Friday, February 27, 2015. Last Update: Fri 2:51 PM EST

Behind the News

Unopen to Failure

Openness and transparency will help news sites survive

CAIRO—Isolation begets trouble. Myanmar and North Korea are isolated failures. Unvisited shut-ins die earlier than those with frequent human contact.... More

RTE’s Error of the Year

And other highlights from the year in corrections, retractions, and apologia

It’s been a very stressful couple of weeks. Every year at this time, I publish the Year in Media Errors... More

The Sweet Smell of Failure (Or Success) At a News Startup

Launch pad: Portland, Oregon

CJR’s “Launch Pad” feature invites new media publishers to blog about their experiences on the news frontier. Past columns by... More

You, Too, Can Own a Piece of The Onion

“America’s Finest News Source” is now franchising out its printing biz

After twenty-two years, The Onion has decided to both get out of the print business and double down on print... More

Journalists Need to Do the Math

Numbers still make many watchdogs whimper

CAIRO—I tell my students that in addition to English they should learn two more languages: an in-demand foreign tongue, and... More

Q&A: Blur Author Tom Rosenstiel

On verification and critical thinking in the new, open journalistic era

In their 2001 book, The Elements of Journalism Tom Rosenstiel and Bill Kovach list ten fundamental principles (“elements”) that make... More

Al Balk, 1969—1973

CJR’s second editor

Alfred Balk, the second editor of the Columbia Journalism Review, died in November at the age of eighty. Al, like... More

Close Encounters of the Media Kind

NASA press release leads to wild speculation about alien discovery

Over the last two days, bloggers at a few of the country’s top news outlets have engaged in wild and... More

Startup Rocket Science

Technical specs for a modern journalism business

CJR’s “Launch Pad” feature invites new media publishers to blog about their experiences on the news frontier. Past columns by... More

Opening Shot

In an election season, the press must sort fact from fiction and follow the money

The midterm election season produced stories that tested journalism’s ability to do what it must during political campaigns: sort fact... More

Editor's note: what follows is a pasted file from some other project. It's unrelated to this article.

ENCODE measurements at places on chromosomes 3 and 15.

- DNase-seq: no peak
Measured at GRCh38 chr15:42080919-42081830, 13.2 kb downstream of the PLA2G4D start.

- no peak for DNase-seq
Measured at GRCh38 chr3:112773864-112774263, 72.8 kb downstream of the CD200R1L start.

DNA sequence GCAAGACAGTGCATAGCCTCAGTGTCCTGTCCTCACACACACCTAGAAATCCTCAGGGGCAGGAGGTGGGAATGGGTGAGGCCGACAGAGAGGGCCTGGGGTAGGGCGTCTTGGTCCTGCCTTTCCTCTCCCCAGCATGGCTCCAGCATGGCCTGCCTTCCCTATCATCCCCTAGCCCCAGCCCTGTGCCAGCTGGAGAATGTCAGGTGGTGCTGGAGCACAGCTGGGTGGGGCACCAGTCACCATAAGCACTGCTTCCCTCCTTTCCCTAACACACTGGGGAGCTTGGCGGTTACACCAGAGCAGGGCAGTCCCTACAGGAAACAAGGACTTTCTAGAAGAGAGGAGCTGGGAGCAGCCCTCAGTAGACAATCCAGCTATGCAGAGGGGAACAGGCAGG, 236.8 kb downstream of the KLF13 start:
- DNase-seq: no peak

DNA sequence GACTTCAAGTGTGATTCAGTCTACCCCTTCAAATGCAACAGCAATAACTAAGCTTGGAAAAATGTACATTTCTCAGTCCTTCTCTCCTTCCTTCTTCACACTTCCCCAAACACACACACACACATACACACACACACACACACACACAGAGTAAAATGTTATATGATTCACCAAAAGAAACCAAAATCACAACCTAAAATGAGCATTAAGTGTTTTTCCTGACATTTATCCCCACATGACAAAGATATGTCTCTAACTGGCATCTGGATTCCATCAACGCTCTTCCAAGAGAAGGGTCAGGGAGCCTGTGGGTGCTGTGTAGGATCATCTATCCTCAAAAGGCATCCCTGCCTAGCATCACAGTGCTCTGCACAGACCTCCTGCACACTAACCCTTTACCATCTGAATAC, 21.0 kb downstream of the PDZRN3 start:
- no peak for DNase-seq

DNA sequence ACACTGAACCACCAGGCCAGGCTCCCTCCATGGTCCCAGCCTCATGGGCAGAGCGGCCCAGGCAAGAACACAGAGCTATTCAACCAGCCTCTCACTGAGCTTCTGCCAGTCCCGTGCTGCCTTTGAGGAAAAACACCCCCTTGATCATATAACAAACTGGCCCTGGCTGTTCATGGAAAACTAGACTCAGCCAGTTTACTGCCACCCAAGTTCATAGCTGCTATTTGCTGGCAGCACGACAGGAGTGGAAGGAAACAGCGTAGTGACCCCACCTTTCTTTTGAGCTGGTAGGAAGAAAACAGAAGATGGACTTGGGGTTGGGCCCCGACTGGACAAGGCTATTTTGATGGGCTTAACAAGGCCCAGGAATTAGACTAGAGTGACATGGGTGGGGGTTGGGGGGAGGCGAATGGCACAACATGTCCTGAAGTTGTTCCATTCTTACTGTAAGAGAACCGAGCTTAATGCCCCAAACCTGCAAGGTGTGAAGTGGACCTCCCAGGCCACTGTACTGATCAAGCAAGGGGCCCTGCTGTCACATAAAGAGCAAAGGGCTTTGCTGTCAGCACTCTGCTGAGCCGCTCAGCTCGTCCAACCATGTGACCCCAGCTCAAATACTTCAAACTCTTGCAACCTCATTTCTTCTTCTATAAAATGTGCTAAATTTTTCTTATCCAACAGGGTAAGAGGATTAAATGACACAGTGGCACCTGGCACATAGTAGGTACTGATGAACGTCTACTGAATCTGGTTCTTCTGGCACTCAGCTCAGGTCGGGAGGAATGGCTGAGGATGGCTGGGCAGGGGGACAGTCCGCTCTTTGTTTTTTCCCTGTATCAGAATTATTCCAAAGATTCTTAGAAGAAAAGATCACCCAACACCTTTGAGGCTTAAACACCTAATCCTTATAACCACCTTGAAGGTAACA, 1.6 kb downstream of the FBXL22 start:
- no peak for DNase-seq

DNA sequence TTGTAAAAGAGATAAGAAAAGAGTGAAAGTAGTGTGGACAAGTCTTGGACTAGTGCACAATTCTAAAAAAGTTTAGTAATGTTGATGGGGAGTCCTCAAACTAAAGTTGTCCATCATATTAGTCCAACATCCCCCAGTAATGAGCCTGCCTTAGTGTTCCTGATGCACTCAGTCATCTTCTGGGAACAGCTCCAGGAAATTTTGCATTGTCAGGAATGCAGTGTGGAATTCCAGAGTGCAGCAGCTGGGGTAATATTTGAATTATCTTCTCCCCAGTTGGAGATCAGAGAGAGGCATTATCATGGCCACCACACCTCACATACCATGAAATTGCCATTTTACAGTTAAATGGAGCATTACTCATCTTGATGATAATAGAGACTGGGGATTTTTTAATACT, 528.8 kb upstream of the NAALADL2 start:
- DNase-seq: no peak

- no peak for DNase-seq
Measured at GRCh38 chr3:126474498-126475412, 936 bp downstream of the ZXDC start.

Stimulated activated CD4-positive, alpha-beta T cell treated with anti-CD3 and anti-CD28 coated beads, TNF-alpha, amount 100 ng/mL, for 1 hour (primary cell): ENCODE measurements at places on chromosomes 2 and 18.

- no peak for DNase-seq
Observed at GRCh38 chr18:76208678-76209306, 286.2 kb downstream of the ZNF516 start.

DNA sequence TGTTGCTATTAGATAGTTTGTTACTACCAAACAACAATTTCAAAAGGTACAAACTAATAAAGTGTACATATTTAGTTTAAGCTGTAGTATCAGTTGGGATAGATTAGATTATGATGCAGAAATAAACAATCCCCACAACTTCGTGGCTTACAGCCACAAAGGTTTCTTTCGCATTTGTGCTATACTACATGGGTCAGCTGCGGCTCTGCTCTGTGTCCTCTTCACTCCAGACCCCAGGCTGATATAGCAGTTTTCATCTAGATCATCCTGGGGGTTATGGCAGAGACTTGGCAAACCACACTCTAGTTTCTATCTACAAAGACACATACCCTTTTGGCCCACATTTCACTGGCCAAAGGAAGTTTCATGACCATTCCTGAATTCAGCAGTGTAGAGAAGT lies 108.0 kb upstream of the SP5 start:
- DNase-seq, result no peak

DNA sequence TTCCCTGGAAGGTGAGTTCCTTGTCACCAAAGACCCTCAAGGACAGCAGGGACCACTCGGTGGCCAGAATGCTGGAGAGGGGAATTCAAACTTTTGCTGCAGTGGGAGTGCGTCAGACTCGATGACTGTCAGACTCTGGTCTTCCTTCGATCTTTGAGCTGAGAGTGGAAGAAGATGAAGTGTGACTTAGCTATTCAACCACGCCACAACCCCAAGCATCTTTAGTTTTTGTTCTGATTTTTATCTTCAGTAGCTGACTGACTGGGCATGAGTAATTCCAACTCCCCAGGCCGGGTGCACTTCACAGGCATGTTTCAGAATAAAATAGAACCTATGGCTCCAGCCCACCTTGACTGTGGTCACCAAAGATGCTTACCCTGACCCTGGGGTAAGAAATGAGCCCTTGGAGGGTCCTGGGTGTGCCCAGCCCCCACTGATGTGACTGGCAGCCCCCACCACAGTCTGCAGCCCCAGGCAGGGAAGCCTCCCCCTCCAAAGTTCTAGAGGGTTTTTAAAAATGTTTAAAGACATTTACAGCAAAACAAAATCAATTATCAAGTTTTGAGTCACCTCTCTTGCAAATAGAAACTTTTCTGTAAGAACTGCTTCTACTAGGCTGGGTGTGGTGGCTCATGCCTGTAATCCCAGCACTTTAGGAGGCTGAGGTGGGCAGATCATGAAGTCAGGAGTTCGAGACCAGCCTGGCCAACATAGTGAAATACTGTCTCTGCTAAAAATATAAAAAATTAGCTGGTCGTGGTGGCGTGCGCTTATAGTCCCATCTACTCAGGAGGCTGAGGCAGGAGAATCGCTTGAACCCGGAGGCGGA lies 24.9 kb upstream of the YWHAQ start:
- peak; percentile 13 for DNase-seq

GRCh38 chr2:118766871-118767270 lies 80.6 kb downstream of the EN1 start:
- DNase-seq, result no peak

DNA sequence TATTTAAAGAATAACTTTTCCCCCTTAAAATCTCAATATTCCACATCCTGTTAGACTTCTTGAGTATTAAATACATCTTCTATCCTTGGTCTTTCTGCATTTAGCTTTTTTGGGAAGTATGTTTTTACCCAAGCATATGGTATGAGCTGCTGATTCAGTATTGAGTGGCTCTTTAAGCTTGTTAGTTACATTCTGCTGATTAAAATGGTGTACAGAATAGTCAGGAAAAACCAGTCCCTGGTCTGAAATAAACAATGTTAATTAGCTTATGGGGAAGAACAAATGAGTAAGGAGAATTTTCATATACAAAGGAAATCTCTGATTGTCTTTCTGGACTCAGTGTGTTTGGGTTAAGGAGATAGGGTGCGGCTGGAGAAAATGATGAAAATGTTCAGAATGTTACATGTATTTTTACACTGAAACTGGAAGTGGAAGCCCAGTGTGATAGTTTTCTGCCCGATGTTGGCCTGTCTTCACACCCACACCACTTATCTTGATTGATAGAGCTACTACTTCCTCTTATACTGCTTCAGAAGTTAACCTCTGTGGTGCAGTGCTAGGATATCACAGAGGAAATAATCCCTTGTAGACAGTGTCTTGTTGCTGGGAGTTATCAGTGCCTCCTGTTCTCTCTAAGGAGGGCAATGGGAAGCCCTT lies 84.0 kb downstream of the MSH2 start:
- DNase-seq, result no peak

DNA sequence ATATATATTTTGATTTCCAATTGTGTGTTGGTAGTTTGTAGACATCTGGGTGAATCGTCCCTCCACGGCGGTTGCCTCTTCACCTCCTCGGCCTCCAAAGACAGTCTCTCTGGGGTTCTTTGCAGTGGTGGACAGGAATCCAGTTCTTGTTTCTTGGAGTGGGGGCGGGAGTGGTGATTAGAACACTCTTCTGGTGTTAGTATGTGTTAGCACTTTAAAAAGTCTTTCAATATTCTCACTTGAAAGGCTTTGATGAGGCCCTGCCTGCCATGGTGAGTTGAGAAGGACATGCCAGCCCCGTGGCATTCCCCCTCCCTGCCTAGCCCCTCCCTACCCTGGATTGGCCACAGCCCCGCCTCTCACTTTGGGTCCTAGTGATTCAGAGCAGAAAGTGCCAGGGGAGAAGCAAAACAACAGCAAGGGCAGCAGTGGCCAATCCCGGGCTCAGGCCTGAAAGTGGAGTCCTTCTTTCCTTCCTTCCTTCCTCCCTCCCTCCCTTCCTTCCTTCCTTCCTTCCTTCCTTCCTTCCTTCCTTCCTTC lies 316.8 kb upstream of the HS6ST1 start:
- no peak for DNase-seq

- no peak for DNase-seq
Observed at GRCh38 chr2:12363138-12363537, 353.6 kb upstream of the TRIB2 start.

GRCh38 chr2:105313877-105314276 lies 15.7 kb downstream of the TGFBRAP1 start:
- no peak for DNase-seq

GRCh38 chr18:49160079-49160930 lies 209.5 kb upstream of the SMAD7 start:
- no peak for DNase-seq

The Power of the Drones

Inside Slate’s efforts to crowdsource good ideas

People have to be damn committed to an idea to attend an event about it on a Monday night, even... More

How to Tackle the Sales Demon

Launch Pad: Portland, Oregon

CJR’s “Launch Pad” feature invites new media publishers to blog about their experiences on the news frontier. Past columns by... More

Has Tunisia Mesmerized Journalists?

Tunisia is one of the world’s worst places for journalists—but you wouldn’t know it

Tunis, Tunisia—The first time I heard the word “Tunisia” was as a child watching The Cosby Show. In one episode,... More

The Authenticity Contest

Knight News Challenge solicits authenticity-related projects

Accuracy is hot stuff these days, let me tell you. On Wednesday, Thomas Friedman of The New York Times dedicated... More

Haiti Coverage and “Disaster Porn”

Cholera epidemic offers convenient B-roll for nightly newscasts

Last month I was reporting a story on the opening of a mango warehouse in Haiti’s countryside when a fellow... More

New survey reveals everything you think about freelancing is true - Data from Project Word quantifies challenges of freelance investigative reporting

Why one editor won’t run any more op-eds by the Heritage Foundation’s top economist - A reply to Paul Krugman on state taxes and job growth made some incorrect claims

Why we ‘stave off’ colds - It all started with wine

The New Republic, then and now - Tallying the staff turnover at the overhauled magazine

Why serious journalism can coexist with audience-pleasing content - Legacy media organizations should experiment with digital platforms while continuing to publish hard news


The rise of feelings journalism (TNR)

“Bloom engaged in an increasingly popular style of writing, which I’ve discussed on my blog before, which I call “feelings journalism.” It involves a writer making an argument based on what they imagine someone else is thinking, what they feel may be another person’s feelings. The realm of fact, of reporting, has been left behind.”

Things a war correspondent should never say (WSJ)

“The correspondent retelling war stories surely knows that fellow correspondents had faced the same dangers or worse”

On WaPo trying to interview a cow (National Journal)

“‘I wasn’t milked on the White House lawn by a strange man,’ The Washington Post—the venerable institution that would later come to break the Watergate scandal and win 48 Pulitzers—quoted her, a farm animal, as saying”

Bloggingheads

Greg Marx discusses democracy and news with Tom Rosenstiel of the American Press Institute

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Who Owns What

The Business of Digital Journalism

A report from the Columbia University Graduate School of Journalism

Study Guides

Questions and exercises for journalism students.